PUNISHERMAX: A Look At The Garth Ennis Run (Part Two)

We’re looking at Ennis’ entire run on PunisherMax. One of the greatest runs in the history of comic books.  Here’s part one.  Part two starts after the break.


The second year of Punisher Max began with Garth Ennis revisiting one of the first Marvel characters he’d ever written about: Nick Fury.  (And if any of you, my readers, has a copy of that first Fury mini he did, I’d love to swap for it.)  Punisher has to go into a Russian nuke silo to rescue a little girl who is the host for the future of germ warfare.  Yeah, it’s a spy story.  But it’s really a war story.  And few people write about the mind and heart of a solder as well as Ennis.  Maybe Kubert.  Maybe Jason Aaron.  Not many others.  It is in this story arc that Ennis really starts to understand how to pace his Punisher tales.  It starts rolling slow and sinister and ends with an explosive finale.  It’s perfect: One of my favorite comic book arcs of all time, probably, with realistic, tone-perfect art by Dougie Braithwaite. 

Best lines: “Make sure it’s important next time.  The women I like charge by the hour.”  –Nick Fury.

“I’m twisting his leg off like a drumstick when I realize I’m frightening the kid.”  –Punisher.

Rank: 2/12.  Surprisingly, Punisher is out of his element, out of his country, and yet this is one of the greatest Punisher stories ever.


Thus far in the series, Garth Ennis has explored Punisher as an actor on the world stage: Interacting with FBI, CIA, IRA and SHIELD.  In this, the fourth arc, he gets back to his street crime roots: A junior Mafioso with ambitions, Nicky Cavella, figures out how to hurt Frank Castle: By digging up the graves of his family and pissing on their remains.  The aftershocks of this tale reverberated for a few more story arcs, notably with the NYPD’s “anti-Punisher” initiative, after Castle gets framed for beating up two cops who . . . Nah, it’s complicated, with several subplots, terrific character development of both the hero and the various villains and foul-mouthed, sex-crazed FBI Agent O’Brien, from “Kitchen Irish,” who finally gets to find out if Punisher has a big dick. Even Fernandez, whose art I didn’t much care for in the “Kitchen Irish” arc, brings his “A” game.  It may be the best Punisher tale of all time.

But maybe the coolest part of this story is the examination of Punisher’s techniques…See the panel sequence below.

Also, we find out in issue #19 that Punisher has been on the job for thirty years and his body count is over 2K.  Neat statistic!

Best dialogue: O’Brien: “I gave the cup with the balls in them to the nurse at the E.R.  Figured they could sew them back on or something.”

Roth: “You can’t sew balls back on, O’Brien!”

O’Brien: “How would I know?  The only thing I know about balls is how to bust them.”

Rank: 1/12.  That’s right, this is the best of all of them.  I know a lot of you will disagree, but the story and subplots here are deeper—even if it lacks the emotional hit of Slavers or the balls-out fun of Barracuda.


Beginning in issue #24, “The Slavers” brought in elements of international and local crime—something Ennis had been working toward in earlier story arcs.  It was  a way to show how Punisher’s “broken windows” approach to crime could actually have an impact internationally, even if it couldn’t address the roots of the problems.  As you might guess from the title, it focused on the white slave (prostitution) trade from Eastern Europe, and the details were particularly harrowing—even for this series.  The power here was in Castle’s confrontation with the most base, fundamental intrusion: Rape.  Sex isn’t a subject Garth Ennis shies away from in PunisherMax, but it’s also not a major part of Castle’s personality.  His ability to love seemingly died with his wife—although on occasion it can be glimpsed—so protecting a young woman is the closest thing he can get to it.  The foil for Castle in this story is a social worker—a do-gooder—who must decide whether to work with, or against, The Punisher when she is faced with a situation in which there can be no “good” result.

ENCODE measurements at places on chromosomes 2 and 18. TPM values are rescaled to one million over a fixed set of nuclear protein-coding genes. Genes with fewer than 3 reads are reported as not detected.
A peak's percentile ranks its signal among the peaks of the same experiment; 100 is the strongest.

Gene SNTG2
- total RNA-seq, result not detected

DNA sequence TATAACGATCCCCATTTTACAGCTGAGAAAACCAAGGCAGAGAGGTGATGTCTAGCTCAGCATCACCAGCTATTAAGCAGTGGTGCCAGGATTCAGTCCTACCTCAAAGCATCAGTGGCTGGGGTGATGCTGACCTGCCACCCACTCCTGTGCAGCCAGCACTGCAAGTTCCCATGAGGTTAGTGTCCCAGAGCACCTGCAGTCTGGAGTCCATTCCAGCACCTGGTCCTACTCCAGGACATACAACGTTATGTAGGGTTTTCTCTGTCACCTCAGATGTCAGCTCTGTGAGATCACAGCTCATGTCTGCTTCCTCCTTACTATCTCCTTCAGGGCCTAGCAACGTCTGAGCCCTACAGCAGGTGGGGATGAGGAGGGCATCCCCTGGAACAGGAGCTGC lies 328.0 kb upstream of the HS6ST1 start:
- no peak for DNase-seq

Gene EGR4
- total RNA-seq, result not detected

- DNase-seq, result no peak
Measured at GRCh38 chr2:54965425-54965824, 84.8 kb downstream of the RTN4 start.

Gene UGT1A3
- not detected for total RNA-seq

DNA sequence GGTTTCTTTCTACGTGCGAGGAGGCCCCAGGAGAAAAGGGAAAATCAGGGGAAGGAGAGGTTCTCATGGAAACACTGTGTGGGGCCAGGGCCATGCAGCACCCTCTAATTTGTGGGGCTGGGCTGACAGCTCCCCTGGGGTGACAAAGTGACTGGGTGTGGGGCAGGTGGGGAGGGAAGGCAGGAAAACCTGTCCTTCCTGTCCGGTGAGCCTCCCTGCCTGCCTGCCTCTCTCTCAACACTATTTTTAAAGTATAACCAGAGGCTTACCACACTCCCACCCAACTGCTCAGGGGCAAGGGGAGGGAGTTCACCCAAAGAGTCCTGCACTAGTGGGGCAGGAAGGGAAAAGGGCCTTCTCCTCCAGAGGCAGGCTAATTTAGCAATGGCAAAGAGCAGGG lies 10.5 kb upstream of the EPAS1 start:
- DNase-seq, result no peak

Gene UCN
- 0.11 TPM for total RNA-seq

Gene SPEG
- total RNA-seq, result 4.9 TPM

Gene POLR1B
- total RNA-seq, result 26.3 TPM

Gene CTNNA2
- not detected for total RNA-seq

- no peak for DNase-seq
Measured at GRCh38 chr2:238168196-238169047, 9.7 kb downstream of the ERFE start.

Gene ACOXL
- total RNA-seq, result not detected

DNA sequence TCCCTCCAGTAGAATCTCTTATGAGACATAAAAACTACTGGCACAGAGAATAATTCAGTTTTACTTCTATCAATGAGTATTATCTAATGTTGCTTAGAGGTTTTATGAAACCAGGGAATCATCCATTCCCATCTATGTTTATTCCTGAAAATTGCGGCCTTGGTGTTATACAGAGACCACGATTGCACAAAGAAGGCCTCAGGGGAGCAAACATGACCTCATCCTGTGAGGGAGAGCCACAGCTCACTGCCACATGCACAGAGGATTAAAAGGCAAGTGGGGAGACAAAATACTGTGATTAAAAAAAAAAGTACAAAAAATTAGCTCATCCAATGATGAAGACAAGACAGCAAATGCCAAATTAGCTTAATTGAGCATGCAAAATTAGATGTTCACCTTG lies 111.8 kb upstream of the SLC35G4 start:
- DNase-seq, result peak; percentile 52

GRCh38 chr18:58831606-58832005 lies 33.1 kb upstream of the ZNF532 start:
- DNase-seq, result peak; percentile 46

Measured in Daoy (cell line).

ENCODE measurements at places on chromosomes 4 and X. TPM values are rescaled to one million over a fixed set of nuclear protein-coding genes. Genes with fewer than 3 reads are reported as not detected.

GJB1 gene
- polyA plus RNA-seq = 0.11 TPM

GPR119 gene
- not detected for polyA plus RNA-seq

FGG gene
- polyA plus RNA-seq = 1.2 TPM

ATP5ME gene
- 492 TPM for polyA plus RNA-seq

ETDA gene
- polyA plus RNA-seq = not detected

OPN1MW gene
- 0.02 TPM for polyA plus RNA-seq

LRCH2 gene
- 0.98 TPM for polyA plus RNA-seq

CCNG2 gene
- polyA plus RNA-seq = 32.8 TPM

Slavers is morally complex—much more so than the stories that preceded it—and, as a result, is a fascinating character study—as well as a bloody good, violent romp.

Best line: After an escaped female slave tells her story to Frank, Frank thinks: “She told me the whole story.  About the day she left her village.  About the old man.  About her baby.  When she was done, I knew a lot of men would have to die.”

Rank: 4/12.


For many, the story of Barracuda—a psychotic ex-con whose ability to give and take a beating exceeds even that of Frank Castle—is the pinnacle of this series.  One thing it has more of than any other PunisherMax tale is humor.  Tons of it.  It’s dark, of course, and miserably violent, but it’s also hilarious.  The plot and story are good, but they’re almost incidental: Barracuda was such a great character that he got his own spin-off miniseries, which was even more horrifyingly sadistic than this story arc.

Ennis’ writing of black characters is his biggest weakness, and betrays what may be his own inability to relate to the characters: They are always caricatures, and nearly always streetwise thugs who speak in exaggerated ebonics.  Barracuda is by far the shrewdest African American Ennis ever wrote about, but he’s still a little too over-the-top.  Fortunately, though, in this case, everything about this storyline is over the top: From the loss of extremities to the hungry sharks to the . . . Well, I won’t give more away than that.  Suffice to say, if you read only one PunisherMax story, you won’t go wrong making it this one.

Best lines: Way too many to mention.  But try this one, from the title character himself: “Yeah.  Guess findin’ yo’ wife wit’ a couple dicks in her mouth, that gonna be a pretty goddamn big distraction.”

Rank: 5/12.

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